TAs for Professors

What Training Didn’t Teach Me: A List of Tips and Tricks for TAs

Submitted by mnestel on July 29, 2016 - 11:15pm

Training to be a TA was very straightforward and covered a lot of topics. However, as the semester progressed, I found myself in situations where my training didn’t help me. These are the tips and tricks I discovered during the semester

- DO be professional. Clarify how you want to be addressed and maintain reasonable response time. For example, I have a one year old so my students knew I was unavailable to answer emails between 10 PM - 5 AM.

Making your TA Responsibilities Work for You

Submitted by mnestel on July 3, 2015 - 11:52pm

TAs for professors are sometimes assigned responsibilities other than or in addition to grading, record-keeping, and teaching. Whatever your responsibilities, being conscious of the opportunities they bring can help you make the most of your TAship, as the TA below describes.

For the past year, I’ve been a teaching assistant for a professor in the Walter Cronkite School of Journalism and Mass Communication. Following are some tips I’d like to offer as a teaching assistant for a professor:

Teach, Grow: Abandoning Your Comfort Zone as a TA

Submitted by mnestel on March 3, 2015 - 11:33pm

TAs are usually focused on their students. “How can I help my students learn what they need to know?” is rightly the looming question TAs ask themselves. However, it is important to remember that teaching is also about your own learning and growth. Thinking about what you want to get out of teaching and pushing yourself to pursue that can make for a more meaningful and fruitful TA experience. In this post, a TA writes about her personal goals as a TA and the importance of challenging herself to step outside her comfort zone.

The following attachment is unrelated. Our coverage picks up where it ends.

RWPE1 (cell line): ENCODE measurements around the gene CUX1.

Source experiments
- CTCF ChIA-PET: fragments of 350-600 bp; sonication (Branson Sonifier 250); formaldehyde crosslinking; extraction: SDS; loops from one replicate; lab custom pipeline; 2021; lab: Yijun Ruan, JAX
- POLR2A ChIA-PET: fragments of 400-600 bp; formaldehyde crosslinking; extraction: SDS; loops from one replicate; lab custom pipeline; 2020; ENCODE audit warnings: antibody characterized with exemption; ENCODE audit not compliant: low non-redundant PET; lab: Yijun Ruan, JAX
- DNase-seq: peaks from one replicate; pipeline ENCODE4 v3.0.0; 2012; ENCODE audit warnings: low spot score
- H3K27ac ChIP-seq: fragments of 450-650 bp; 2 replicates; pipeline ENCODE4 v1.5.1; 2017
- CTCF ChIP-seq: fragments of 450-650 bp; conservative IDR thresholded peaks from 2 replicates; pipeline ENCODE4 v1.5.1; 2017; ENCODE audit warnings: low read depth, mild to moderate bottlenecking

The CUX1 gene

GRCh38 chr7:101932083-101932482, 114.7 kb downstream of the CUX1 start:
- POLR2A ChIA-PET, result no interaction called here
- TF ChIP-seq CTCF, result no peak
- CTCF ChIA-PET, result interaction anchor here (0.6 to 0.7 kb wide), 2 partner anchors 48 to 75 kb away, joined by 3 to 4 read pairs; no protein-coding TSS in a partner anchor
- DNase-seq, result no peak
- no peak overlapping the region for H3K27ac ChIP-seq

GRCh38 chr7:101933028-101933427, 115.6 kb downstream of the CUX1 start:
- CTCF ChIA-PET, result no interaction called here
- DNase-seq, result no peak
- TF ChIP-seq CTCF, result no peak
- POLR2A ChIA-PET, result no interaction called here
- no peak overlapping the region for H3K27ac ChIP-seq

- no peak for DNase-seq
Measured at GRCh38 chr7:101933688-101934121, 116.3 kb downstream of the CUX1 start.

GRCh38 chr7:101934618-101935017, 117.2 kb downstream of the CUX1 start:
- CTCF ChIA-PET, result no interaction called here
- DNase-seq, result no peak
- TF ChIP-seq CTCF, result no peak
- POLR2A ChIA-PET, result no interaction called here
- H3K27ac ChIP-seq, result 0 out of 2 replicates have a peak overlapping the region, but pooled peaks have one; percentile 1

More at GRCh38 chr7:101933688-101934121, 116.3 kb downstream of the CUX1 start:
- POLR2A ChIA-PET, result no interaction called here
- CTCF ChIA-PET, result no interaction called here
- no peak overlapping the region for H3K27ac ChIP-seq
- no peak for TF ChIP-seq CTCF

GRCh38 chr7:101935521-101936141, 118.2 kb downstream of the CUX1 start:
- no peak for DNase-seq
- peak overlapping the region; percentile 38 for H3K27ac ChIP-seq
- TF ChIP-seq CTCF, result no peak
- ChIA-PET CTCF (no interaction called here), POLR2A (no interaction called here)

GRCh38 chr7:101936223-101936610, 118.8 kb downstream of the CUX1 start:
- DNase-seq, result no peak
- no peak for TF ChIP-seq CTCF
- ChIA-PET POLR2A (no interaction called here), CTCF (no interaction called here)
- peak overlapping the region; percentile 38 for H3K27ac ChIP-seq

TA Really Stands for Technology Assistant

Submitted by jfishe10 on May 28, 2014 - 12:30pm

As a TA discusses in the TA Testimony below, it can be incredibly frustrating to have expectations of your role as a TA for a professor only to discover as the semester progresses that the needs of that professor are not what you had anticipated.  However, while your responsibilities and experiences as a TA for a professor will vary greatly depending on the expectations and requirements of the professor you are assisting, this does not mean the experience has to be completely out of your hands.

Strict or Friendly? A TA Finds His Teaching Style

Submitted by jfishe10 on May 28, 2014 - 12:30pm

As a TA for a professor, it can be difficult to figure out your relationship to the students. You don’t have the same automatic authority as the professor or sole instructor of the course, but you also obviously are not one of the students. So how should you behave towards the students? How strict or authoritative should you be? The answer will largely depend on your own teaching style and comfort level with the students. While some TAs choose to be more strict, others prefer a more relaxed attitude. For example, this TA found a relaxed and friendly style worked best for him:

TA Responds to Passive Aggressive Behavior

Submitted by jfishe10 on May 28, 2014 - 12:24pm

Passive aggressive behavoir can be particularly challenging to respond to. It may also seem less serious than outright aggressive behavior. However, if allowed to continue, passive aggressive behavior can foster an uncomfortable classroom environment for yourself and your students. See how one TA responded to passive aggressive behavior from one of her students below. Notice that this TA asked one of her mentors for advice on how to handle the problem. Don't be afraid to speak with your professors about how they might respond in a similiar situation.

Pages